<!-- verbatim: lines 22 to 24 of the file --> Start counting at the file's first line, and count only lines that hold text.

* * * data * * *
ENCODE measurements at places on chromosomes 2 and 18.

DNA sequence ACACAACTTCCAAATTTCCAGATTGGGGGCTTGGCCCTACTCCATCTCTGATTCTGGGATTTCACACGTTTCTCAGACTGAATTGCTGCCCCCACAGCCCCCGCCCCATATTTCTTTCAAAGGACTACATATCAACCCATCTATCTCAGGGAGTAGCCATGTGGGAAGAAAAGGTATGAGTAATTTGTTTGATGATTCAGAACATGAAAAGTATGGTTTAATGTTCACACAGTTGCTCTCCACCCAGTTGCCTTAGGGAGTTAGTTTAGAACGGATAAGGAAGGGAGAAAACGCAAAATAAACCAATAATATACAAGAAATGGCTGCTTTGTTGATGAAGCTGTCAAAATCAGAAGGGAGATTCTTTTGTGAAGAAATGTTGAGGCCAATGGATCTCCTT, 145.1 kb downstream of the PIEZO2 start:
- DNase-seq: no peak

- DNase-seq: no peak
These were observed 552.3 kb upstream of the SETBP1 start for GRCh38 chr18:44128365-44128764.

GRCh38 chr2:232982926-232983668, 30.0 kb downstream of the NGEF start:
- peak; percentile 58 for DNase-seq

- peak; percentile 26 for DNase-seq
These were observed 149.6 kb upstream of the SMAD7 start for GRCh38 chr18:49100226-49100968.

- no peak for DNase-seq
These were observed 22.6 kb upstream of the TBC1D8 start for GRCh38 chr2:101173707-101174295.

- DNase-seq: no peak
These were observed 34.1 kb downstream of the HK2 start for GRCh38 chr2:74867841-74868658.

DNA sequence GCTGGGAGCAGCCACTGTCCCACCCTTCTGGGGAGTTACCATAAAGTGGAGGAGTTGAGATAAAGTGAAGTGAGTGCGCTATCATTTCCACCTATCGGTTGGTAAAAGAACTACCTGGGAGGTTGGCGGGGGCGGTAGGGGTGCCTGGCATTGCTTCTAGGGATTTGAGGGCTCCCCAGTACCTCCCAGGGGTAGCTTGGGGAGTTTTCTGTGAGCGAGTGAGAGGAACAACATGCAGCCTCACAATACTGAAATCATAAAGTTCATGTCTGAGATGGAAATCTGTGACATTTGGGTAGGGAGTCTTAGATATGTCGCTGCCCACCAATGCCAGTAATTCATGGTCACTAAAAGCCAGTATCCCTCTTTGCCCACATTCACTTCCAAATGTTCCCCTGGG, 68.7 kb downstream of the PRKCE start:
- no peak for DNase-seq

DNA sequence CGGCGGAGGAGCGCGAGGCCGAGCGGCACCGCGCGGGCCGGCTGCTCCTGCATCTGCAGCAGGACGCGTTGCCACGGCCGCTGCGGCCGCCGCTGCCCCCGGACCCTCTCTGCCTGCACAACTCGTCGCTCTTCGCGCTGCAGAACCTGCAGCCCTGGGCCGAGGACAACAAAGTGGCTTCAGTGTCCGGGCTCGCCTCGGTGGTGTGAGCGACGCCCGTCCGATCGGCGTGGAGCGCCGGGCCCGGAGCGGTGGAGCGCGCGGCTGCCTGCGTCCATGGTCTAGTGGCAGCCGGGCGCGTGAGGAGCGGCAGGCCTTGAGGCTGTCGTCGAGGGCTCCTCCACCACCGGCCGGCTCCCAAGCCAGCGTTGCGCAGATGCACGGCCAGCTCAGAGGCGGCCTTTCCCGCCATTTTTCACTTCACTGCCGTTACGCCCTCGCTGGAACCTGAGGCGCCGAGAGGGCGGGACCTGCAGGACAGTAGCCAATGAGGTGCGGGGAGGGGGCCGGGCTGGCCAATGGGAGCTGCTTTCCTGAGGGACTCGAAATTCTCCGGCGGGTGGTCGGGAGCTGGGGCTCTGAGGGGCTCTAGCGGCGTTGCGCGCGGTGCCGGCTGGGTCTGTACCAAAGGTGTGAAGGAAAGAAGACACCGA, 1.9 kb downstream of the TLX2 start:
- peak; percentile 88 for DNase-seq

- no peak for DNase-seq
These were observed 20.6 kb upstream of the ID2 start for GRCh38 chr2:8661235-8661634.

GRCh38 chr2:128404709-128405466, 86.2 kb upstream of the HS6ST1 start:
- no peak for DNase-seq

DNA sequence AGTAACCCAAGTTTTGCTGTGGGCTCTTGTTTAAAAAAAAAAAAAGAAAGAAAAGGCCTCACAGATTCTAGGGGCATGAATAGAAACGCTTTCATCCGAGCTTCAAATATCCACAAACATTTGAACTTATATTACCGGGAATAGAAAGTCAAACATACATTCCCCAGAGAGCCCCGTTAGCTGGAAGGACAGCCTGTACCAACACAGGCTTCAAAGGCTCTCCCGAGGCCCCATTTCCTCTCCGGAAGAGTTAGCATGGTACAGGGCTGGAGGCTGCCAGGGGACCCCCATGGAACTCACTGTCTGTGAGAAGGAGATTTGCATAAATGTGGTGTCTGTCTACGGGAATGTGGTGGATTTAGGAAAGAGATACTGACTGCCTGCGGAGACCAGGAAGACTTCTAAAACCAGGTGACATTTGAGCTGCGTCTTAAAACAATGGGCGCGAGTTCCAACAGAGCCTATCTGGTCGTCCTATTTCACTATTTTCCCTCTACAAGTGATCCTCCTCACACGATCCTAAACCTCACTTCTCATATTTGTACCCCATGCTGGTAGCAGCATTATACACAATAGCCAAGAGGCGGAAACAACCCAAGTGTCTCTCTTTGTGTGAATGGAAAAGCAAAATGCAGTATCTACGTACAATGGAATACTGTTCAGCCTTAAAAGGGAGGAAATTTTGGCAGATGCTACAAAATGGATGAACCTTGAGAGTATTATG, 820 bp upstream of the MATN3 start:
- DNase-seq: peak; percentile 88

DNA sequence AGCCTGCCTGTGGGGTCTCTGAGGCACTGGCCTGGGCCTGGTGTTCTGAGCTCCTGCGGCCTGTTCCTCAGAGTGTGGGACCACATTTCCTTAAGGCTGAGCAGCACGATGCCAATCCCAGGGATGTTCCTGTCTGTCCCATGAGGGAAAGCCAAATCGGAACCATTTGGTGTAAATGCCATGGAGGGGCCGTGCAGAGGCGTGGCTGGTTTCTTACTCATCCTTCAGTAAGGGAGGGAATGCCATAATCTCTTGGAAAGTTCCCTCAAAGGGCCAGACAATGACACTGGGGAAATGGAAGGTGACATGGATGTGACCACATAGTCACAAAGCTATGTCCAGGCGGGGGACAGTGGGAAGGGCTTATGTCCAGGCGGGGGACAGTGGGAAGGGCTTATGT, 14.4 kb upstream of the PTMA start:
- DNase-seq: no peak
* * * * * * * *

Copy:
DNA sequence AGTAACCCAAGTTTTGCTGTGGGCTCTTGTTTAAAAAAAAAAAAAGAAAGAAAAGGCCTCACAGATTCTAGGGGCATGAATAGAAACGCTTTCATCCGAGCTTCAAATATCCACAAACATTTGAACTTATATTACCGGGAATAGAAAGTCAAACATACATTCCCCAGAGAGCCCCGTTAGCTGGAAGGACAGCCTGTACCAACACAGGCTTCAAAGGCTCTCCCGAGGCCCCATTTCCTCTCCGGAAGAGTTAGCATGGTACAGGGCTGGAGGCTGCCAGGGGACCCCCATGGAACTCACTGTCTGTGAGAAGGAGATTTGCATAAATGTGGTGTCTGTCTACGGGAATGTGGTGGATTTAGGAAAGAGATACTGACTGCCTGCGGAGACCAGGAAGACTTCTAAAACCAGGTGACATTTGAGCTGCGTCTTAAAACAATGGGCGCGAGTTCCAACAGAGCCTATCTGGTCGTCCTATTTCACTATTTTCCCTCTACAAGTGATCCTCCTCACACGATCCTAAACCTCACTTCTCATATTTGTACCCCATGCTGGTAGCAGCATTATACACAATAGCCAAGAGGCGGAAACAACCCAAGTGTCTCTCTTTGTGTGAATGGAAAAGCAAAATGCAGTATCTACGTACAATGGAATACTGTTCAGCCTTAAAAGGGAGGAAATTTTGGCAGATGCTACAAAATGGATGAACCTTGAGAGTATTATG, 820 bp upstream of the MATN3 start:
- DNase-seq: peak; percentile 88

DNA sequence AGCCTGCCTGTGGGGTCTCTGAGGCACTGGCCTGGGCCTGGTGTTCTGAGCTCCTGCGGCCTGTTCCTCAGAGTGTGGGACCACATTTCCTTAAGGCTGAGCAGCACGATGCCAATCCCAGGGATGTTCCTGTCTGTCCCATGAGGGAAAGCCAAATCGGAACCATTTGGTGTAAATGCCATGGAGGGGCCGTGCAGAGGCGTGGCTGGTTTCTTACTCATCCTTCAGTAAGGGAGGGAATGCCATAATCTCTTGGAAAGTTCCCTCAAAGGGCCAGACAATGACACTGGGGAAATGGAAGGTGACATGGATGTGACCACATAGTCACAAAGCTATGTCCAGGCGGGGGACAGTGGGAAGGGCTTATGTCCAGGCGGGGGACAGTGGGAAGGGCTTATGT, 14.4 kb upstream of the PTMA start: